Chicago Is My Kinda Town

April 10, 2006


8,000+ local school board members met at McCormick Place April 8-10

From Jim Metrock:

Wow. What a thrilling time I have had in Chicago. Obligation had a booth at the National School Boards Association convention. I manned the booth by myself and was busy handing out information to board members and local superintendents from across the country.

I will more fully report later on the NSBA convention. It is enough to say now that Channel One remains in big trouble with school boards and administrators. The very first person to come to my booth on Saturday morning (the exhibition hall was open on Saturday, Sunday and for three hours on Monday) was a superintendent from Nebraska. He came right up to me and face-to-face said with a smile that when he was hired at his current school district “the very first thing I did as a new superintendent – the VERY first thing – was to end the Channel One contract.”

I knew then I was going to have a truly remarkable weekend in Chicago.

Another quick recollection: Two women board members from Iowa came into the booth saying loudly, “We hate it. We hate it.” They still have Channel One but now are inspired to get a few more members to side with them and get Channel One out of their middle school. (Their high school has already given Channel One the boot.)

Several people told me that their district had within the past two years ended the contract. There should be a lot of new cancellations for Channel One soon after this successful weekend in Chicago.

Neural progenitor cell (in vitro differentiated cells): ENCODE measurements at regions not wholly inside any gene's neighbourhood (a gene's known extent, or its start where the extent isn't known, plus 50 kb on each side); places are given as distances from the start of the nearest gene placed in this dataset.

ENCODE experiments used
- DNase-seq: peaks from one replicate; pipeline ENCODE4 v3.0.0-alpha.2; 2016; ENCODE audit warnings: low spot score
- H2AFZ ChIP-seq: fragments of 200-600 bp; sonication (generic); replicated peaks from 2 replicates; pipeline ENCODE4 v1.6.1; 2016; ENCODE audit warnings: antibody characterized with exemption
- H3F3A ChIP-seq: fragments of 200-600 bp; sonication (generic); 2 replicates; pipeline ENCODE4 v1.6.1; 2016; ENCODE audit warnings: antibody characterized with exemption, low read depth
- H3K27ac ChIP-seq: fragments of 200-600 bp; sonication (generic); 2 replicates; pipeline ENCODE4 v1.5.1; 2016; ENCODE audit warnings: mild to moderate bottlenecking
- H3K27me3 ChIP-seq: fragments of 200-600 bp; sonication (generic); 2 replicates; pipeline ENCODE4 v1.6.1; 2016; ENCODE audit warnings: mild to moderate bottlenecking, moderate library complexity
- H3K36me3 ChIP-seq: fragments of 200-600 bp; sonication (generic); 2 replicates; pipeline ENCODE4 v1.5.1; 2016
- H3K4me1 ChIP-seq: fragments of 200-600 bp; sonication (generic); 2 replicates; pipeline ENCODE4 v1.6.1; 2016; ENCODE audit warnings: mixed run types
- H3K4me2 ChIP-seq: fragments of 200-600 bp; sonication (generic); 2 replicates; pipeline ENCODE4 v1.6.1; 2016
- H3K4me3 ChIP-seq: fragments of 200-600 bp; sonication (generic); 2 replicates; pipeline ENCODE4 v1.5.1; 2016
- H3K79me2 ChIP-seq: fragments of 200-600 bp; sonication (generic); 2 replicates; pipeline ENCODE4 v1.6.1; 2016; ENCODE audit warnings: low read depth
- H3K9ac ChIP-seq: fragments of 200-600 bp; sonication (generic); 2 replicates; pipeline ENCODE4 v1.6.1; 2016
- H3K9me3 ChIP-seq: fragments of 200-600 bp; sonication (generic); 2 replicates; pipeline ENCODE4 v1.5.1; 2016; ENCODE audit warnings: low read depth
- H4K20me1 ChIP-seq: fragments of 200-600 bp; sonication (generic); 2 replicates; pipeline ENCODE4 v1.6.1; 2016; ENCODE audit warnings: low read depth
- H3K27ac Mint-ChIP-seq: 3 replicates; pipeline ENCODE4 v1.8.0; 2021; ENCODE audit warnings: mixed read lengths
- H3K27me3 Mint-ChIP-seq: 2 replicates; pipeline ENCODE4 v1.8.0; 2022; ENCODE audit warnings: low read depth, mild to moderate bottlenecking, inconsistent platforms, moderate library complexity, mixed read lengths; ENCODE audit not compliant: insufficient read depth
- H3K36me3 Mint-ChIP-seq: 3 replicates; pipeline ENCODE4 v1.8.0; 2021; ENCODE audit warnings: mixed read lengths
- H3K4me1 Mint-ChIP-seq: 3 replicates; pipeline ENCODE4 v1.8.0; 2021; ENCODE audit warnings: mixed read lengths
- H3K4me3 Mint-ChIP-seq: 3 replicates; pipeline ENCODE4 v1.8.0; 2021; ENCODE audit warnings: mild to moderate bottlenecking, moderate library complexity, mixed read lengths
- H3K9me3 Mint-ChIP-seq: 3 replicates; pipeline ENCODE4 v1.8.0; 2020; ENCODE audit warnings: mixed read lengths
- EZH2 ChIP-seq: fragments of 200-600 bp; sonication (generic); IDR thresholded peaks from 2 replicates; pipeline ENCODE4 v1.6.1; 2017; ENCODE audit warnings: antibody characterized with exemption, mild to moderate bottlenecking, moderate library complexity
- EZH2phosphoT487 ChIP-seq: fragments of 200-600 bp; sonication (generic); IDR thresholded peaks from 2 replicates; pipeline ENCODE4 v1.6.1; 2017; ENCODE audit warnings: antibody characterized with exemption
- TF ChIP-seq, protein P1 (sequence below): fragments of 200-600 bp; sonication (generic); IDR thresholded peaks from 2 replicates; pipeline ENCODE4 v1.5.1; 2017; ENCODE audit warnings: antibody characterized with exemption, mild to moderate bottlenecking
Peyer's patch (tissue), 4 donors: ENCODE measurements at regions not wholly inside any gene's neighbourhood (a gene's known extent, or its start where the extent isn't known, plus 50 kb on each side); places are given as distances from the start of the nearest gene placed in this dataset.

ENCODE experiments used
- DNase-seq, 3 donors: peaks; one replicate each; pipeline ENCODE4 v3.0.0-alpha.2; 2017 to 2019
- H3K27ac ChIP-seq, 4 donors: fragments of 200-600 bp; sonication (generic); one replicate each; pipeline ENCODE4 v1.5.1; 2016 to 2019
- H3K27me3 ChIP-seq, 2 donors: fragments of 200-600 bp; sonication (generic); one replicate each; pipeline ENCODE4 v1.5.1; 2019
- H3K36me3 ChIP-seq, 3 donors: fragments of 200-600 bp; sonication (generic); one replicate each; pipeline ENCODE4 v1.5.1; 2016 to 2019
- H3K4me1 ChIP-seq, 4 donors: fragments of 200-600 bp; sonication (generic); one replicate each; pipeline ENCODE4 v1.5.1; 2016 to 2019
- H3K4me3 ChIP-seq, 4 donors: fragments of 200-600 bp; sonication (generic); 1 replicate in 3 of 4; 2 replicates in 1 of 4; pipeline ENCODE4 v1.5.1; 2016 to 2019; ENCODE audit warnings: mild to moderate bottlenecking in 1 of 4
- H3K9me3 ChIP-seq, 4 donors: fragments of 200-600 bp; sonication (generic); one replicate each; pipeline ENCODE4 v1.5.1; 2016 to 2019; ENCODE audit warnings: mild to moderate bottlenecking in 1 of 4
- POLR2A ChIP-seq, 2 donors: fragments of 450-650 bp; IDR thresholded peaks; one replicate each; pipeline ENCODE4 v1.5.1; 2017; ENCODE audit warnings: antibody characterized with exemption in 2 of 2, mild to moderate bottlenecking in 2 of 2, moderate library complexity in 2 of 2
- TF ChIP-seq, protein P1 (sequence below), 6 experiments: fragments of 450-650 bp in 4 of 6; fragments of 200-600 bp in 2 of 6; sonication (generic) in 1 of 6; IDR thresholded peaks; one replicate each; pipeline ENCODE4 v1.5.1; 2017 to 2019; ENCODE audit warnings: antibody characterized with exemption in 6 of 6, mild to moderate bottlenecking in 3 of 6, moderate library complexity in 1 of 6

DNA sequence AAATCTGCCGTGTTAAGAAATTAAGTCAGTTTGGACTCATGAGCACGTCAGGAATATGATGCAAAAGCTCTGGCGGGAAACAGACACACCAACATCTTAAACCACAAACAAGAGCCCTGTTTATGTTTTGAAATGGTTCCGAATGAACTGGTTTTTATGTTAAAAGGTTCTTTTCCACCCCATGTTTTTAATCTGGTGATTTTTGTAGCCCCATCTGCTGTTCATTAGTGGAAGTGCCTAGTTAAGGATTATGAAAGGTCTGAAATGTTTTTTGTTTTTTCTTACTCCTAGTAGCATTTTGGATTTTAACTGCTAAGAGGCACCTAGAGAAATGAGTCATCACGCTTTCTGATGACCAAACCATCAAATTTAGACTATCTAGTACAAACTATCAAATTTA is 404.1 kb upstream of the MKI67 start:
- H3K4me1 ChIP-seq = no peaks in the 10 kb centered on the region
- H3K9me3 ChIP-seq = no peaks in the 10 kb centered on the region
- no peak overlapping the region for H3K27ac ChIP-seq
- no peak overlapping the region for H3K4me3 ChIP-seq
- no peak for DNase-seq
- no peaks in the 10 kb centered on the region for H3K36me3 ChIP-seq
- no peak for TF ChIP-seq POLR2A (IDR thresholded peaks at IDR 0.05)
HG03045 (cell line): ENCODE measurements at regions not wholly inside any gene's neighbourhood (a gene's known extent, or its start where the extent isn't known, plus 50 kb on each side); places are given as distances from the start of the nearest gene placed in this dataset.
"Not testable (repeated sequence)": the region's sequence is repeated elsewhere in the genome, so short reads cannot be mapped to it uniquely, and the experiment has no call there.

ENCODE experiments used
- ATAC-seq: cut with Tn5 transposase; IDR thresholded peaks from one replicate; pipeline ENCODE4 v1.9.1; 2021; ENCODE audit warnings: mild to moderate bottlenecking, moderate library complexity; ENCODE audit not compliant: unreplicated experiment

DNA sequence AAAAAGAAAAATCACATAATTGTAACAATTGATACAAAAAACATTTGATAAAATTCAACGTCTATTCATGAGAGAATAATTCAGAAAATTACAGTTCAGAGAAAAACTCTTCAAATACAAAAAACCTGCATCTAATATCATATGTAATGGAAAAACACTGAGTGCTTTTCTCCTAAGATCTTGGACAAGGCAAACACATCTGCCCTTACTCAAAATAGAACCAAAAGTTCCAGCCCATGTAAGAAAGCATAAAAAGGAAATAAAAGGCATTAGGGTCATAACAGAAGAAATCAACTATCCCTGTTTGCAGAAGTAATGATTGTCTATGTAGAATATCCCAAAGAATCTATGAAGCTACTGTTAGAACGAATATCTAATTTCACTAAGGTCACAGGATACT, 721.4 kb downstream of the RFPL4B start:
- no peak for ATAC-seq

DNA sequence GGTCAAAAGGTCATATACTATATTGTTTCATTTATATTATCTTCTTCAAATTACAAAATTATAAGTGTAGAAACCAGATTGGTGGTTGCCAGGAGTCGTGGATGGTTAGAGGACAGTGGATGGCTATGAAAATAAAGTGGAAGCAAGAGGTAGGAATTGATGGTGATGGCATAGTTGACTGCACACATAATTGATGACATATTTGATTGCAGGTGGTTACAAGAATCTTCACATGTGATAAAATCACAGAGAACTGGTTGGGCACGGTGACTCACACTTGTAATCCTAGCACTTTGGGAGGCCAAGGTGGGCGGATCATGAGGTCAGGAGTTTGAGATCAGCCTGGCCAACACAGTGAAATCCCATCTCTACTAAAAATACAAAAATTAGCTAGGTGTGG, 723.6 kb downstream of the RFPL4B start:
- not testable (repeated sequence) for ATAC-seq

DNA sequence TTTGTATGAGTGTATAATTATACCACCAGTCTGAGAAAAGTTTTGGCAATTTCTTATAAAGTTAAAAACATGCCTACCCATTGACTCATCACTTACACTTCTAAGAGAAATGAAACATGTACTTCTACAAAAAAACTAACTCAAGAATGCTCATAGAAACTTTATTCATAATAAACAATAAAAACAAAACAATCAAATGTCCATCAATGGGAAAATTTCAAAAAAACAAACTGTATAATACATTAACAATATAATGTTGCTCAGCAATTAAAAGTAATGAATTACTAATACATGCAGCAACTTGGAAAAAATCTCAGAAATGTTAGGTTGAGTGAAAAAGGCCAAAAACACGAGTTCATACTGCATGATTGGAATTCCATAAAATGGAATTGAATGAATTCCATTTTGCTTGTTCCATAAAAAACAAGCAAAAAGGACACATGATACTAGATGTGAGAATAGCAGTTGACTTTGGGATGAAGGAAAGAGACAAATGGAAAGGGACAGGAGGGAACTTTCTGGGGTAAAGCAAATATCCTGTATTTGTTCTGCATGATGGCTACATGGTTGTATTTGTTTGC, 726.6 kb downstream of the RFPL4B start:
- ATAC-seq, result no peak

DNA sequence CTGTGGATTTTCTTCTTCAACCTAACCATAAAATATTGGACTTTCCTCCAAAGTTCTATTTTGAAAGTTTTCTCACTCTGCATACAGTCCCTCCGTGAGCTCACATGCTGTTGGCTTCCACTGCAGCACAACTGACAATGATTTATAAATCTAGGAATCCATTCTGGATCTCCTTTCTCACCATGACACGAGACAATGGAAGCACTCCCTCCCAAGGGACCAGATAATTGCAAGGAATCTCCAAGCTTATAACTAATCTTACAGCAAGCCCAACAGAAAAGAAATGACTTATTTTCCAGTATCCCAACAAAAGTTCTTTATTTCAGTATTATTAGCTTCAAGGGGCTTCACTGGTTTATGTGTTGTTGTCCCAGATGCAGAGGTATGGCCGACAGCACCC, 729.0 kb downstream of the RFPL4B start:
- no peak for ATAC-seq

Channel One long ago gave up on school boards. They have written off the NSBA convention as hopeless. They should have been at this meeting, because, with some modesty, I would like to say that they got their “clock cleaned” by Obligation. Even if attendees didn’t stop at the Obligation booth, each one that passed saw our large sign taken from the recent Pediatrics study, “Channel One News is ‘an ethical dilemma for schools.’ “

No attendee that still had Channel One told me that their district shows it according to the contract. Some superintendents told me they still have the TVs but the program isn’t shown. I urged them to not breach the contract, but to end it. I said that a school district shouldn’t be known for dishonoring contracts and that it is simple to just end the contract and be done with the company.

I handed out a lot of “Pizitz letters.” These letters document the fact that Channel One lets some schools breach their contract without penalty while others are treated shabbily if they didn’t honor contract terms. One superintendent from a Midwest district was very irritated that Channel One came and removed several TVs that weren’t being used. He asked me, “How did they know that?” I told them about the “spy chip” in the TVs and the “maintenance people” that check for compliance. He wants Channel One out his schools now more than ever. He believes the TVs should belong to his schools.

Although most people who stopped by the booth were upset with the commercials that Channel One show, many more also said the lost time is the biggest reason their board has gotten rid of, or is considering getting rid of, Channel One.

Channel One News is all but dead.

More later.

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